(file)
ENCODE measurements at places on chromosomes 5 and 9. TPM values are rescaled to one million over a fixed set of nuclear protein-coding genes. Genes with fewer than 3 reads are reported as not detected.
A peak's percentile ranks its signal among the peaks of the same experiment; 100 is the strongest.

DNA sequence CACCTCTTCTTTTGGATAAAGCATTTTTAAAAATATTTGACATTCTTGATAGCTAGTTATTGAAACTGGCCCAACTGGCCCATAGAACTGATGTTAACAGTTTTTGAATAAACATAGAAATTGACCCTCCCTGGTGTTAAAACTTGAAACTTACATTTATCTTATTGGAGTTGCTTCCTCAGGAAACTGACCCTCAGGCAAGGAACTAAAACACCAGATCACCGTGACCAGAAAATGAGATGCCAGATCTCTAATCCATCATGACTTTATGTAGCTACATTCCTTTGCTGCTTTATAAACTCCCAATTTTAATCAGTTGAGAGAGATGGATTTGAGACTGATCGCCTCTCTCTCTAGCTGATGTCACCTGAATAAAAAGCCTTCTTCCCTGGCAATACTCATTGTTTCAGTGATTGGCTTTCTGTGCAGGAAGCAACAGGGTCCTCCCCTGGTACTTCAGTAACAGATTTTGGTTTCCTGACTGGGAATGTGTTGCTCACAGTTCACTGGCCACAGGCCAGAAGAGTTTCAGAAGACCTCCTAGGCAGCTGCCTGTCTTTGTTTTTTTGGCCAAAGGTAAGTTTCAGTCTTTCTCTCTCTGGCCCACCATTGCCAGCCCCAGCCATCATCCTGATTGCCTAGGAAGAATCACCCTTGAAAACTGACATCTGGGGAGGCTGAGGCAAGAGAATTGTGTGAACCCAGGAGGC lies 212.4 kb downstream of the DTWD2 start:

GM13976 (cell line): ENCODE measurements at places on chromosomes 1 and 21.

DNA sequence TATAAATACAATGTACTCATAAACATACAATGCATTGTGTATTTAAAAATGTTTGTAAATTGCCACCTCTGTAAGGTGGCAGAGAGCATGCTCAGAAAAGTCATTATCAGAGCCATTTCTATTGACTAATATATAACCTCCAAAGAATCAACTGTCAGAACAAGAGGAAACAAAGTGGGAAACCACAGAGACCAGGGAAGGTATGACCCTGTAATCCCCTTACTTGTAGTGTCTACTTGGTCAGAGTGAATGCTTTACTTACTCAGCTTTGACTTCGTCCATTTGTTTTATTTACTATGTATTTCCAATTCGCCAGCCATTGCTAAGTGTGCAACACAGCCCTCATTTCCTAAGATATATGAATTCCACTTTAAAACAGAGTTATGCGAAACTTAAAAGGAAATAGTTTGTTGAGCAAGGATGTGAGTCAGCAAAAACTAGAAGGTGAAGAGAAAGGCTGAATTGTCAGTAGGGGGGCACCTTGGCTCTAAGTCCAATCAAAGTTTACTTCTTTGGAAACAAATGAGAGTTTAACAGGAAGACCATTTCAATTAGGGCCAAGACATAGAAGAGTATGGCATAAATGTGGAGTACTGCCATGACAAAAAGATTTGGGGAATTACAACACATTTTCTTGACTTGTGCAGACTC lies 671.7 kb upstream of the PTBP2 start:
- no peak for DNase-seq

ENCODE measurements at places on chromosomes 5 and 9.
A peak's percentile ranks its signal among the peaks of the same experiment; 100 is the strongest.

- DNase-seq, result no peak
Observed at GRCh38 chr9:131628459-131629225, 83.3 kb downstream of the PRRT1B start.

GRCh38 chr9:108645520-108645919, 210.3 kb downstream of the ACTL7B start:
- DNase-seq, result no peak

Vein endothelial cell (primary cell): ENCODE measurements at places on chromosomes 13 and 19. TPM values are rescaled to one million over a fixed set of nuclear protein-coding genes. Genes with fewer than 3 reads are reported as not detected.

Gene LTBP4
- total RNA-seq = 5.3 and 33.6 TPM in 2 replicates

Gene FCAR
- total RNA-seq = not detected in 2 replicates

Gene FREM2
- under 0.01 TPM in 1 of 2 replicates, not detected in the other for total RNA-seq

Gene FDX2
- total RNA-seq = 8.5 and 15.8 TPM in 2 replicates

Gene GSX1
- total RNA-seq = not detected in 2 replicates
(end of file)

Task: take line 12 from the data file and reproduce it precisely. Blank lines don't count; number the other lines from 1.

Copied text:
- DNase-seq, result no peak